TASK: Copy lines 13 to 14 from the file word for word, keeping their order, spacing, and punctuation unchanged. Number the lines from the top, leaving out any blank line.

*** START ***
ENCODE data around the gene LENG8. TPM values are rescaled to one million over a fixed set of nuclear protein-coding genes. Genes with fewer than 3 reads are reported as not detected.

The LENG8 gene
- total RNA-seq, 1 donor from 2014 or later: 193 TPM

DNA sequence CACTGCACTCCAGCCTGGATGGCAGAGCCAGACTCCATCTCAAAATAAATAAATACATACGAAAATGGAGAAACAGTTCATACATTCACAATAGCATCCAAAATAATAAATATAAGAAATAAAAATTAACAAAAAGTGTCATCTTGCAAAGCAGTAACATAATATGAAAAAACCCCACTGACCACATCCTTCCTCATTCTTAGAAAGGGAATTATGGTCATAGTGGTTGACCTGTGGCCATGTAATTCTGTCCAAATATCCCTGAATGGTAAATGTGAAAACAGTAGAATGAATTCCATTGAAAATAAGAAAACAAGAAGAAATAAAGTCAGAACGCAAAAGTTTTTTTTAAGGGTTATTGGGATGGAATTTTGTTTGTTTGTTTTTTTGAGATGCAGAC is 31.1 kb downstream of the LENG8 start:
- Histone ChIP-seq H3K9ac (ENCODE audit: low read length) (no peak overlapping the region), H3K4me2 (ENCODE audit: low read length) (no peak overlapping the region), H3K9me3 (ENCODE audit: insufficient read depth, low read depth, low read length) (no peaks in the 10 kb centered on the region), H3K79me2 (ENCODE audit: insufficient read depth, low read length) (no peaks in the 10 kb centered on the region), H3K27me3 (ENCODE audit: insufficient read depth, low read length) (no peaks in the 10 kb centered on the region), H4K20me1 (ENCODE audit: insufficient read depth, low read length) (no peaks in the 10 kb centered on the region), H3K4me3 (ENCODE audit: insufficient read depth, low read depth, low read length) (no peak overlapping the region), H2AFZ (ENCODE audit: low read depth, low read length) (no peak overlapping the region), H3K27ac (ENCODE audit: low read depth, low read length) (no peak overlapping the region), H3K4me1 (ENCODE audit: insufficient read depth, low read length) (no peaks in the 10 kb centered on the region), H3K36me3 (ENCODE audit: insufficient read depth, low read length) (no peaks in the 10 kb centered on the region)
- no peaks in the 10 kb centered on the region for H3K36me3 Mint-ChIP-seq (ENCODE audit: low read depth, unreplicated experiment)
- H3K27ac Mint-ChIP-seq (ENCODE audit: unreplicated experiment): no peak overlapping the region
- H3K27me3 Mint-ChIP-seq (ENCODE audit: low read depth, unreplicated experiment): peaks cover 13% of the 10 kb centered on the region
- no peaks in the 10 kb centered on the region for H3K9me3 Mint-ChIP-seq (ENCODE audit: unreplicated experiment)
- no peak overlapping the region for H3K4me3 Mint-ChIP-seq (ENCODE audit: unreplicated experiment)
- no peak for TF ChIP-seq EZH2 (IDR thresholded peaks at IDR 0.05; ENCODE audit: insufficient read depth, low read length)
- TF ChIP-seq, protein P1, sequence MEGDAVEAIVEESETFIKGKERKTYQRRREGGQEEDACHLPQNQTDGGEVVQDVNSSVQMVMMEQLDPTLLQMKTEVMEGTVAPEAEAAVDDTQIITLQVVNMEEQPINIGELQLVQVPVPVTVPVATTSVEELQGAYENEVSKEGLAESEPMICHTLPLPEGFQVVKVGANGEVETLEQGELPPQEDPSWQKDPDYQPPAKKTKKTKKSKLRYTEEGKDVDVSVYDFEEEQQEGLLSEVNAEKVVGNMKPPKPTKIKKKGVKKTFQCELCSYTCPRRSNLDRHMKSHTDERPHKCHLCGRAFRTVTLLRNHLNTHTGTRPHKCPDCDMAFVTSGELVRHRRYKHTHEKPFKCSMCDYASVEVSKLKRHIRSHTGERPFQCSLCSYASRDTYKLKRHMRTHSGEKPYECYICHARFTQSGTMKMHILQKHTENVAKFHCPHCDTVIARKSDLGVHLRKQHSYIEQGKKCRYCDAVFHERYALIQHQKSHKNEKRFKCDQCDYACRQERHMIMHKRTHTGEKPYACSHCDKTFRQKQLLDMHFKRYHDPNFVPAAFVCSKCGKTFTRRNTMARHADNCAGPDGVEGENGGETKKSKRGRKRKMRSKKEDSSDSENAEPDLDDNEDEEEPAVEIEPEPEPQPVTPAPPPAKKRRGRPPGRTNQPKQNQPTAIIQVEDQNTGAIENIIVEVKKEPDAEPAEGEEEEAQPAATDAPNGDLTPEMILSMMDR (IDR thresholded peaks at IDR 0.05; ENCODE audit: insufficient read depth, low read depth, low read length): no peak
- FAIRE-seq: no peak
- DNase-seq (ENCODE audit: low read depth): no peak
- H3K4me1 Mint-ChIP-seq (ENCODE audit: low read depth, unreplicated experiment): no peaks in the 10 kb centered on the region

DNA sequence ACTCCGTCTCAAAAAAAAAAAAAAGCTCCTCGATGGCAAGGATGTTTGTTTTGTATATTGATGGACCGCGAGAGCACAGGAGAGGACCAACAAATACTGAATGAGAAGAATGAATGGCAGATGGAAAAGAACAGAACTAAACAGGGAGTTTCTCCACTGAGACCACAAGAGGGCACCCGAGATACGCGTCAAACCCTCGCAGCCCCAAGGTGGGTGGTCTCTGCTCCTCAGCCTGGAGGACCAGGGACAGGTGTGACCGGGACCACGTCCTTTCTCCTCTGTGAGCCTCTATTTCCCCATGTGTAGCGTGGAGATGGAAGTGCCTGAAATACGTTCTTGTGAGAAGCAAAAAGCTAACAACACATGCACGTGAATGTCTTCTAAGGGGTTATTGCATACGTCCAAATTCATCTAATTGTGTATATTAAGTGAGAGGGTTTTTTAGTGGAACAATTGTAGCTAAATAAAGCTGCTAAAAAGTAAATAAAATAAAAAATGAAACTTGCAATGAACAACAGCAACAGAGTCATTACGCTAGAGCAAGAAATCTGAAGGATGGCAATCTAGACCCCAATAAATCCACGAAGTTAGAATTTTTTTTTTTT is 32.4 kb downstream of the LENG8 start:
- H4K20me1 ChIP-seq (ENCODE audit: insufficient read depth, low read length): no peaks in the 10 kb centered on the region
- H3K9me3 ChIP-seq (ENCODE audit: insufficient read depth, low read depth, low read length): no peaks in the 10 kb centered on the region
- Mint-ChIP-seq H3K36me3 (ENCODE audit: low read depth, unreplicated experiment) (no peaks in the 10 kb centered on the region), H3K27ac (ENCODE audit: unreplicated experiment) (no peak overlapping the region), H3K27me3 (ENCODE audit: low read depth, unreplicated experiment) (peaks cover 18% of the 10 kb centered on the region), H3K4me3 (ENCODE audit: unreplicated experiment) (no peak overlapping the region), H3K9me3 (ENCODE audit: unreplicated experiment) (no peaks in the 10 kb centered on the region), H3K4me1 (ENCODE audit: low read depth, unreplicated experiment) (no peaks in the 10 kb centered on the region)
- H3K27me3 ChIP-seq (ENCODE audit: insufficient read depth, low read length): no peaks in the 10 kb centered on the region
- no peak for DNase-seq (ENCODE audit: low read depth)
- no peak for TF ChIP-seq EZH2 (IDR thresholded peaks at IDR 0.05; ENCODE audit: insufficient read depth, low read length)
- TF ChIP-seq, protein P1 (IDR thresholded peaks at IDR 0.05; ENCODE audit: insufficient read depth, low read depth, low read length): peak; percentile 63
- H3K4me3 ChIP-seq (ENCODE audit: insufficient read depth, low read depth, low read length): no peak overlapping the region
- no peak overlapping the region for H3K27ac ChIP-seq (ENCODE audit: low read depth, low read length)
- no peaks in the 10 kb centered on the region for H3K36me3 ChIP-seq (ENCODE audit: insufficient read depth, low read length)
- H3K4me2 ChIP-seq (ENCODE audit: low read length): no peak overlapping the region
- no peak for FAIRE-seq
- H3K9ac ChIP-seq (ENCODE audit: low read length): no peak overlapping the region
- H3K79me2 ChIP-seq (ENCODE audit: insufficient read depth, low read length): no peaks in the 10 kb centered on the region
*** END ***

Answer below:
- FAIRE-seq: no peak
- DNase-seq (ENCODE audit: low read depth): no peak